False tax return charges filed against Riverton man

False tax return charges filed against Riverton man

Jason Hines, a 47-year old Riverton man, has been indicted by a federal jury on the charges of preparing false tax returns. According to the court documents, Hines prepared and filed false tax returns for 20 clients in 2015 and 2016. The indictment alleged Hines that he received more than $106033 in federal refund claims without the knowledge of his clients.

The indictment stated that Hines used these refunds to cover his personal expenses. According to the court documents, Hines was working as a paid tax preparer in 2016 and 2017. The indictment stated that he prepared false tax returns for his clients to claim higher refunds. He allegedly showed a preview copy of the tax returns to his clients with lower tax returns. According to the documents, he allegedly prepared and filed higher tax returns after showing preview copies to the clients.

According to the indictment, Hines allegedly used different ways to claim higher tax returns including false education claims, false business vehicles loss claims, and false business expenses. The indictment stated that Hines diverted the returns to the bank accounts that were controlled by him. He allegedly spent the money to cover his personal expenses.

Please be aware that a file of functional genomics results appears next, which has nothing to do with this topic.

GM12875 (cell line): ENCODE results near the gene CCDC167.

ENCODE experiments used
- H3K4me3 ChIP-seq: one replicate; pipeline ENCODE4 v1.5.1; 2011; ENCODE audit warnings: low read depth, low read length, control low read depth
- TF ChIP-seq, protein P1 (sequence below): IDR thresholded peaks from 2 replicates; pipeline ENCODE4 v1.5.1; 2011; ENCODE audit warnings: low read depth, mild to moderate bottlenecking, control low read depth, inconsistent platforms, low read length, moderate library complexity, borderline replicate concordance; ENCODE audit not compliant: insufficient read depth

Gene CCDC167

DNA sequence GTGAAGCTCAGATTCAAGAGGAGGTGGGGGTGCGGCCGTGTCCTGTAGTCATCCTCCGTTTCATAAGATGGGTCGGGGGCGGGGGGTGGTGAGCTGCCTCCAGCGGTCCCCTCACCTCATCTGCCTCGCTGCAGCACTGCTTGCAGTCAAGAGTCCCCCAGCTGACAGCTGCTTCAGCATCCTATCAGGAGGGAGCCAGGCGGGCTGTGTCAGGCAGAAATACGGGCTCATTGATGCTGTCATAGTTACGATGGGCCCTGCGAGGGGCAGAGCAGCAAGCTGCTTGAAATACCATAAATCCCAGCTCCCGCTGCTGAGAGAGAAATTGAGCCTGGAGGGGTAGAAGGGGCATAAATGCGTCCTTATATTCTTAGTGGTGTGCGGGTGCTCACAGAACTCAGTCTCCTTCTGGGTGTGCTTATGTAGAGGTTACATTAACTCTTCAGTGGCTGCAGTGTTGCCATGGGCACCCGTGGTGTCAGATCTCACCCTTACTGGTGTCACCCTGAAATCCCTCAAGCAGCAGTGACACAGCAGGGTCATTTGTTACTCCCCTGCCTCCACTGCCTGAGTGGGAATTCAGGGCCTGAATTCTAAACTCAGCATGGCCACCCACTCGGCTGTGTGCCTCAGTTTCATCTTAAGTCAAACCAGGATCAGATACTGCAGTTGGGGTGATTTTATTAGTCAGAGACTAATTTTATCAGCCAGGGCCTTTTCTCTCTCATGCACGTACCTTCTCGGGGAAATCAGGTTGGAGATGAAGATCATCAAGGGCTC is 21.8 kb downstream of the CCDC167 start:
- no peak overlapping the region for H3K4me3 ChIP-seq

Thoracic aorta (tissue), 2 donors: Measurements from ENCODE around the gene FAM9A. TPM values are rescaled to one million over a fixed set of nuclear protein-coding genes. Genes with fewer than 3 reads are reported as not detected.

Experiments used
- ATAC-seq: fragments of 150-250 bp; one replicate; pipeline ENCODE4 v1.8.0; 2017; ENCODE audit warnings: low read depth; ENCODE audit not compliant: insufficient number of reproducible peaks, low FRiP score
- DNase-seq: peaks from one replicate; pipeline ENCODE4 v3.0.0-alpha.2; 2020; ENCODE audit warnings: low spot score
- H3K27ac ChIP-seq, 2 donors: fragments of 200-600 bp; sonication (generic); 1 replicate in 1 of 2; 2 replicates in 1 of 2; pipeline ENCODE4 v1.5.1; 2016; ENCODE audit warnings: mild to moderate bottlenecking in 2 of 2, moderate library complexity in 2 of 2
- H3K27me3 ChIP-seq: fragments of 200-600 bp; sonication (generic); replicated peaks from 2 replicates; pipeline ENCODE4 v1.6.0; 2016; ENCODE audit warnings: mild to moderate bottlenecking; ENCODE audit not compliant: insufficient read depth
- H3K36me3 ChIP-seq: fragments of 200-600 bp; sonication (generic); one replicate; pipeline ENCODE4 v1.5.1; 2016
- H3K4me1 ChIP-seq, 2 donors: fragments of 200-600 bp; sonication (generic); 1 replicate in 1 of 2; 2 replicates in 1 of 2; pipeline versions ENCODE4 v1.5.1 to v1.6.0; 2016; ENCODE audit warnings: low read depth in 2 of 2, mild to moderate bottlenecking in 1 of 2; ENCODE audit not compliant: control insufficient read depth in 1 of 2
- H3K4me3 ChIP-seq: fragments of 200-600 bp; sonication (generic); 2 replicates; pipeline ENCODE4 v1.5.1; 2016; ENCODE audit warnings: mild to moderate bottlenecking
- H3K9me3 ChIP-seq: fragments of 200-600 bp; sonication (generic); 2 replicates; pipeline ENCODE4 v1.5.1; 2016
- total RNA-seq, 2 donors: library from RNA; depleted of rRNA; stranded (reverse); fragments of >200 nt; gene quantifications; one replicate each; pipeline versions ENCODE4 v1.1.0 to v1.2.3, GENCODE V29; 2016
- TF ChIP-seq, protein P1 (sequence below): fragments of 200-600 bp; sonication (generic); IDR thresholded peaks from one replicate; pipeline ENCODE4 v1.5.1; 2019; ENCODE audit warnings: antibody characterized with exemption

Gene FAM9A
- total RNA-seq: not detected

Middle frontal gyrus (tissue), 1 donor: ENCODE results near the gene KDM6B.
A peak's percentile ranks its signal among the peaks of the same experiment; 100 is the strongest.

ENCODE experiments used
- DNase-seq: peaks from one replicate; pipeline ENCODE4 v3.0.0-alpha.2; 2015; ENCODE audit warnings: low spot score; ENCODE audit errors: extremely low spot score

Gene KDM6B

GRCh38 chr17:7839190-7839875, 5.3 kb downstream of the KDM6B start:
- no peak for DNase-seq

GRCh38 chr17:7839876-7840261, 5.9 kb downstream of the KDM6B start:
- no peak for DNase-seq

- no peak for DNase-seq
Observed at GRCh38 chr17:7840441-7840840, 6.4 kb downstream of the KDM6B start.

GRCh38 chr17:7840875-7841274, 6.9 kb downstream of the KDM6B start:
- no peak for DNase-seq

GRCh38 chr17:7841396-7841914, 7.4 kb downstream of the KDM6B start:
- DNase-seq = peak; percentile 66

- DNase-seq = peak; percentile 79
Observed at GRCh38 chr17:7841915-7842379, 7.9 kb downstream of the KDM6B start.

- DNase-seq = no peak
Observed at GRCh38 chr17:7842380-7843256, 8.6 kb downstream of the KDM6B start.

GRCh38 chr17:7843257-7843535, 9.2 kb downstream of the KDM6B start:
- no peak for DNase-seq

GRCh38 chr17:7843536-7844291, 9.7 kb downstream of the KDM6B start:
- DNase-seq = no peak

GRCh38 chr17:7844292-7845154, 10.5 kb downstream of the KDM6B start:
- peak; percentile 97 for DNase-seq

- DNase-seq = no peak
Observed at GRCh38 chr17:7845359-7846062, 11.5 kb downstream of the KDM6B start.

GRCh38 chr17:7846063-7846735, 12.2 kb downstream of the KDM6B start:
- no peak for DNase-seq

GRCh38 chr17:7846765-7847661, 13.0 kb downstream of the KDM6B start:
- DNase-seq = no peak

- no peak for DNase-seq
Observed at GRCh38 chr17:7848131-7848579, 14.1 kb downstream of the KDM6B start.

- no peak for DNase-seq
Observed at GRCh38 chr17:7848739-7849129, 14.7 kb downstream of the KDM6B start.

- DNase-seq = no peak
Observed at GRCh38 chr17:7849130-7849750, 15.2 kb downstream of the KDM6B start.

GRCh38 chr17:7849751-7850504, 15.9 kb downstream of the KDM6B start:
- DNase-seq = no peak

The federal jury also indicted Hines on the charges of wire fraud related to the returns filed with the Illinois Department of Revenue. The Illinois Department of Revenue allegedly lost $30440 due to the false tax claims filed by Hines. Hines will be summoned by the US Clerk of the Court to appear in federal court in Springfield.

Timothy A. Bass, an assistant US attorney, is representing the government in the case. The investigation is conducted by the Illinois Department of Revenue and the Criminal Investigation Division of the IRS. Hines will be sentenced up to 20 years in federal prison if convicted on the charges of wire fraud. Moreover, a single count of false tax return filing carries a maximum penalty of three years in federal prison.

Senior editor of the Chicago Morning Star

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